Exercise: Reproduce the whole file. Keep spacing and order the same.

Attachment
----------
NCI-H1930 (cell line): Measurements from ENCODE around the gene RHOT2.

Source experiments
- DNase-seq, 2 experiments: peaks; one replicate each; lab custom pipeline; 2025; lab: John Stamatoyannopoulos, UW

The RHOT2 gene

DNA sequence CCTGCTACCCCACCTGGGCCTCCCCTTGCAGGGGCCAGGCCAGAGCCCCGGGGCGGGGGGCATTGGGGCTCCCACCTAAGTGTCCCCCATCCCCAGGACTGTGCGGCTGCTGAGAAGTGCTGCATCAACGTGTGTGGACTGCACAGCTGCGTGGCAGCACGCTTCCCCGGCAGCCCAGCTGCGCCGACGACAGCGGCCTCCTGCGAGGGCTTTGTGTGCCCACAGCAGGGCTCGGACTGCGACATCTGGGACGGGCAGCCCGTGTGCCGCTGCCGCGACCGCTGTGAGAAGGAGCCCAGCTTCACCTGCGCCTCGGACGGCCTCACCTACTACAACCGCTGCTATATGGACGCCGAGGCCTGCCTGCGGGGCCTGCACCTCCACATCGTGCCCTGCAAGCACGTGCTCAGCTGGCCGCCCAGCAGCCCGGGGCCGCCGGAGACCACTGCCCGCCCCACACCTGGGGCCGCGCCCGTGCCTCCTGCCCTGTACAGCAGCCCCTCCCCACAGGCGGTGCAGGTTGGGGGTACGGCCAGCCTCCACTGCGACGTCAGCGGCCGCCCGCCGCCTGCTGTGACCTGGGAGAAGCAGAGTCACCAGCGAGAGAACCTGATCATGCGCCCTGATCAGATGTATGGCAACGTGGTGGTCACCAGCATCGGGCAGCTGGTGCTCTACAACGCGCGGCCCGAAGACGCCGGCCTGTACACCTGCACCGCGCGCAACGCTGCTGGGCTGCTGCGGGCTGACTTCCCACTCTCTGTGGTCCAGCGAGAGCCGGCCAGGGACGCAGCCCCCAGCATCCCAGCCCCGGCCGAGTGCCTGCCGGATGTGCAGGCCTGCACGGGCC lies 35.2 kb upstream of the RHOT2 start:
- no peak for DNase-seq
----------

NCI-H1930 (cell line): Measurements from ENCODE around the gene RHOT2.

Source experiments
- DNase-seq, 2 experiments: peaks; one replicate each; lab custom pipeline; 2025; lab: John Stamatoyannopoulos, UW

The RHOT2 gene

DNA sequence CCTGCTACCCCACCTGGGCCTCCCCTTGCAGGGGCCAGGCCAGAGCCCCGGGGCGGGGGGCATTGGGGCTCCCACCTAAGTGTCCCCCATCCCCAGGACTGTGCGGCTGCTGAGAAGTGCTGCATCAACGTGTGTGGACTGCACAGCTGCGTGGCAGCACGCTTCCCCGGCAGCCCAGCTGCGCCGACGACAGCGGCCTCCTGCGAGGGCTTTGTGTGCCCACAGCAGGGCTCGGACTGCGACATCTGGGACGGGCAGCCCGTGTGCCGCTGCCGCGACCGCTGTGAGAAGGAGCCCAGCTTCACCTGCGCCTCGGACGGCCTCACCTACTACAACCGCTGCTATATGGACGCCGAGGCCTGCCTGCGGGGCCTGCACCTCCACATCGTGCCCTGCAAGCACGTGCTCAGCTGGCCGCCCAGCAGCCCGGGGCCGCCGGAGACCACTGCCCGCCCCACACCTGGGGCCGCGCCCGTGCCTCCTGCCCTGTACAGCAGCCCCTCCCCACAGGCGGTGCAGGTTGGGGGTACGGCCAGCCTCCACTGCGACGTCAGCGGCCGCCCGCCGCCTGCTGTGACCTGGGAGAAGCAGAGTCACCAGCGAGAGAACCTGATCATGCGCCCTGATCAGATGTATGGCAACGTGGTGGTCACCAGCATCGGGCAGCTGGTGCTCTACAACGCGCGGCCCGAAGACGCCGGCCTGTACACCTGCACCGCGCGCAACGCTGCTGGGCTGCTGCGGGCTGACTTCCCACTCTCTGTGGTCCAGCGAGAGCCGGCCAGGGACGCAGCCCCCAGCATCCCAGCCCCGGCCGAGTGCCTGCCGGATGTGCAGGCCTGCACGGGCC lies 35.2 kb upstream of the RHOT2 start:
- no peak for DNase-seq